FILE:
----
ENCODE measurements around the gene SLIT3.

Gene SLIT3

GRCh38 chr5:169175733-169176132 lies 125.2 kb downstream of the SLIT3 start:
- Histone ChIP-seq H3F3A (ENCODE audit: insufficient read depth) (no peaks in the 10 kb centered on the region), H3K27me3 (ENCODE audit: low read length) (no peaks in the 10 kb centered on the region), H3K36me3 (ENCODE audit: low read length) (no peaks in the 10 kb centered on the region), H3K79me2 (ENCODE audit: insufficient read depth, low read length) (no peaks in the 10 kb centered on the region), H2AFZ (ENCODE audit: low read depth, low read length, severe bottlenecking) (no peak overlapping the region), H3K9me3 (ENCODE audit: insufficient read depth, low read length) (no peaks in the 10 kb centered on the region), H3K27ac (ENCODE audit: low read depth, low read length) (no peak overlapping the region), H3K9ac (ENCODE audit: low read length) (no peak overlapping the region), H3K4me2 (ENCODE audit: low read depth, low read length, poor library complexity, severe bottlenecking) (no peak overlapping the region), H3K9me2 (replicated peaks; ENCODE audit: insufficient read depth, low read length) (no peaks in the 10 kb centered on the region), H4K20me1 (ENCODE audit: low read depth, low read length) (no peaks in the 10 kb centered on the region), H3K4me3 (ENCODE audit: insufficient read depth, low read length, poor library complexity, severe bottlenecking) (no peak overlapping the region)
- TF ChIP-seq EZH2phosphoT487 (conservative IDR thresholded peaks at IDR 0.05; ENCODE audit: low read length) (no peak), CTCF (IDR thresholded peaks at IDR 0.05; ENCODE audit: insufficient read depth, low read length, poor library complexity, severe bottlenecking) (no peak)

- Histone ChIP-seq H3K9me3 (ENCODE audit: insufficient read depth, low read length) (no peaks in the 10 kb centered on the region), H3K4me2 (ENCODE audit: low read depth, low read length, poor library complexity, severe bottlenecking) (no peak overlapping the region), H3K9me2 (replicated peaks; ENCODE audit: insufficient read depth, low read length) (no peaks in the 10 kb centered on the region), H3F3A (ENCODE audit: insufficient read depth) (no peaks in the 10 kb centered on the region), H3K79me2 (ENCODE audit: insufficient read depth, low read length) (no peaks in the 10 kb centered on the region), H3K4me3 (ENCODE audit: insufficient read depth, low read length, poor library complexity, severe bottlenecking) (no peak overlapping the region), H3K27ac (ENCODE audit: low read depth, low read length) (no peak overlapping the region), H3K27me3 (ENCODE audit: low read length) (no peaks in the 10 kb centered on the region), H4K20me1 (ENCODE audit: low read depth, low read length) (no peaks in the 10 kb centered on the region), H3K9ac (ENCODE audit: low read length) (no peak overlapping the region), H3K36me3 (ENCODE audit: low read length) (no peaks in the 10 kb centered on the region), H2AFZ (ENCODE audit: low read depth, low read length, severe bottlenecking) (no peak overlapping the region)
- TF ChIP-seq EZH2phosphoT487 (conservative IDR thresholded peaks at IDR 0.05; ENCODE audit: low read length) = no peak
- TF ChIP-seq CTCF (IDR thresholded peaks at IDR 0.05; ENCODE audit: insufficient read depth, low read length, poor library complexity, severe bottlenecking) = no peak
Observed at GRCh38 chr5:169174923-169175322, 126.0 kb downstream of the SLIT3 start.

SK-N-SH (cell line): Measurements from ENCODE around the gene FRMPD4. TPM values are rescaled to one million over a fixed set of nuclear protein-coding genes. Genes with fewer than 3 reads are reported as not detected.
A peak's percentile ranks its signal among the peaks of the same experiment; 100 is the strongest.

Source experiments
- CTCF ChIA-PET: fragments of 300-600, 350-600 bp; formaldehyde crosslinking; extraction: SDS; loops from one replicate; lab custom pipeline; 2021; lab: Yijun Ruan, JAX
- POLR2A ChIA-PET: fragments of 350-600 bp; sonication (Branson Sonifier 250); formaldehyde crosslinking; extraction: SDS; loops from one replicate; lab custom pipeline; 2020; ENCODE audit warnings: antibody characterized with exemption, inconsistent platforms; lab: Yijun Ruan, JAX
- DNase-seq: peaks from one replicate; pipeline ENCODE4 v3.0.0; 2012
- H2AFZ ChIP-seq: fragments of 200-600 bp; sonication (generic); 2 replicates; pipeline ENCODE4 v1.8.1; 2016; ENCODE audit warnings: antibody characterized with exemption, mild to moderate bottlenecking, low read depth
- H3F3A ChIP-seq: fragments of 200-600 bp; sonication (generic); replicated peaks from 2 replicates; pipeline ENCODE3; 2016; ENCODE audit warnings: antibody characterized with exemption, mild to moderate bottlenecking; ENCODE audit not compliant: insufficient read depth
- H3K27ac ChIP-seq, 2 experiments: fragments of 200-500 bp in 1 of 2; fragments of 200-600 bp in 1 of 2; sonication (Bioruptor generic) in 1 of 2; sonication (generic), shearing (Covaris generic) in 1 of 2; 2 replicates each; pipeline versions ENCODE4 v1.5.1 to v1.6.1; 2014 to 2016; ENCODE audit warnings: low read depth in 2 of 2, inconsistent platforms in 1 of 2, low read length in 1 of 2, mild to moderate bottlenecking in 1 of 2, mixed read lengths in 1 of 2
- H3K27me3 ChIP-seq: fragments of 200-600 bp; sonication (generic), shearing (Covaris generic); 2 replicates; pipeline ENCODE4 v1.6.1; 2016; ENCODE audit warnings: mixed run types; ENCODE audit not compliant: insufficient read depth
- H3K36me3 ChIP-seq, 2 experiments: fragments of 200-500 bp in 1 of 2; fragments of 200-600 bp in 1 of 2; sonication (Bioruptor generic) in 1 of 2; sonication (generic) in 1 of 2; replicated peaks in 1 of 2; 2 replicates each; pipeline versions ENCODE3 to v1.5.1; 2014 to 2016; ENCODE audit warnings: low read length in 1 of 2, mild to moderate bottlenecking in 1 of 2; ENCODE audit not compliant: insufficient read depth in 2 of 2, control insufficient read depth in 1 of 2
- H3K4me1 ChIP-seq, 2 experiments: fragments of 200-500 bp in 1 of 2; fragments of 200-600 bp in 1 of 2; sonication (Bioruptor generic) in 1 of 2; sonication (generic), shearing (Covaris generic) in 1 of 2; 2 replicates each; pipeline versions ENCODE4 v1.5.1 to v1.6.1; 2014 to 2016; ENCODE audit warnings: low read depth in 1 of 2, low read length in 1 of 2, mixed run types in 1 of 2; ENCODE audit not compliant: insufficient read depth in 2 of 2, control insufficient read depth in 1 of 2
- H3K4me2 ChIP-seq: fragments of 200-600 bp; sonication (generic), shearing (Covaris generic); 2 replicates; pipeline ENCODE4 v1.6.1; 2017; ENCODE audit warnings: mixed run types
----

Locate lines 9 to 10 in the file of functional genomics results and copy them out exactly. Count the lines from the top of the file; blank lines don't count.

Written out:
Observed at GRCh38 chr5:169174923-169175322, 126.0 kb downstream of the SLIT3 start.

SK-N-SH (cell line): Measurements from ENCODE around the gene FRMPD4. TPM values are rescaled to one million over a fixed set of nuclear protein-coding genes. Genes with fewer than 3 reads are reported as not detected.